Over the past decade, it seems that everything has become smart. From lightbulbs to refrigerators, to even glasses, everything is getting smarter. In some cases, the benefits have been obvious, such as being able to control lightbulbs without having to go to a particular place in the room or having special wiring. However, some items being smart have mostly been gimmicky, like glasses. That is until now - as Lighthouse Tech has a new take on the tech, making it a truly useful addition for many users.
Lighthouse Tech is a company making smart glasses for a new demographic - those with visual impairment. In general, smart glasses have included pretty pedestrian features, such as Bluetooth speakers or cameras. On the other hand, we've seen products like Google Glass, which were both ahead of their time and surprisingly useless.
Lighthouse Tech has thrown out all of those ideas and totally changed directions. These glasses are not intended to make you look techy. Instead, the glasses themselves look entirely like normal glasses. These glasses, however, are designed to help improve the safety of wearers with visual impairments by giving alerts and information about hazards that other safety measures generally miss.
In particular, the glasses are intended to find items outside of the range of a walking stick. This includes, but is not limited to, low hanging tree branches, street signs, store signs, and more. Specifically, the glasses look for things that are hanging or physically separated from the base to which they are attached.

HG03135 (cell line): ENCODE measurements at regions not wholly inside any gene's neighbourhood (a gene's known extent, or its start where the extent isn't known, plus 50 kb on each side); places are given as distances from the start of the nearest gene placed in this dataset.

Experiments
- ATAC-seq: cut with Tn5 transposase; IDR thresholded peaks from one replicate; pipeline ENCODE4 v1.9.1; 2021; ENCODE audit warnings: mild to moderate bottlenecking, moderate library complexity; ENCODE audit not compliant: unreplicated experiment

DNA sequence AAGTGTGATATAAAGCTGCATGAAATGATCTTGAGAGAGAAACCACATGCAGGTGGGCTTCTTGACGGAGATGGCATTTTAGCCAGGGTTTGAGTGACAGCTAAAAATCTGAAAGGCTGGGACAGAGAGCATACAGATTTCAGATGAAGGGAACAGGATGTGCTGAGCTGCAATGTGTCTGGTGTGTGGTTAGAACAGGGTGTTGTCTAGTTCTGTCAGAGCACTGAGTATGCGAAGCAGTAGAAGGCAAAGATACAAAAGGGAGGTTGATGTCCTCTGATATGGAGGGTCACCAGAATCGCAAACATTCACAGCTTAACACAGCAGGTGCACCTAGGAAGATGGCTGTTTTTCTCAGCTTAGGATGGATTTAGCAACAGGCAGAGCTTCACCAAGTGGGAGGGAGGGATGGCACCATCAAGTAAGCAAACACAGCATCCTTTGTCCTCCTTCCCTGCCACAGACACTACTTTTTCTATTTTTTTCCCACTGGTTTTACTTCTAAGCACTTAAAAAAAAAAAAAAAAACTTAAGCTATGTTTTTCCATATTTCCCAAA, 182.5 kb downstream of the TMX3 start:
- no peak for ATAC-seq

The Lighthouse Tech glasses are designed to protect the safety of their wearer. This is done using front-facing sensors. These sensors are able to detect obstacles within the path of the wearer, as well as the distance between the glasses and the obstacle.
The glasses are able to provide feedback to the wearer through vibration. This is an important detail because, if the glasses are to be used on the sidewalk on a bust street, audible feedback, including beeps and speech, would be difficult to hear. In addition, audible feedback would make the glasses more obvious for their intention, possibly making the wearer more self-conscious about wearing them. The design of the glasses, which are traditional and low profile, are intended to go the other way. Thus, audible feedback would undermine the concept.
To improve feedback, the company also offers a small, connected bracelet. This allows the wearer to move the feedback from the temples to the wrist. For many, the wrist is a more sensitive area of the body and can help improve the awareness of the safety alerts.
The Lighthouse Tech glasses are currently in active development. The company is searching for beta testers to give the tech a try and give feedback. Once beta testing has completed, the company will finalize the device and bring it to market. To learn more about the company and the product, or to sign up to be a beta tester, head over to the company's website.
Scott is a developer who has worked on projects of varying sizes, including all of the PLUGHITZ Corporation properties. He is also known in the gaming world for his time supporting the rhythm game community, through DDRLover and hosting tournaments throughout the Tampa Bay Area. Currently, when he is not working on software projects or hosting F5 Live: Refreshing Technology, Scott can often be found returning to his high school days working with the Foundation for Inspiration and Recognition of Science and Technology (FIRST), mentoring teams and helping with ROBOTICON Tampa Bay. He has also helped found a student software learning group, the ASCII Warriors, currently housed at AMRoC Fab Lab.
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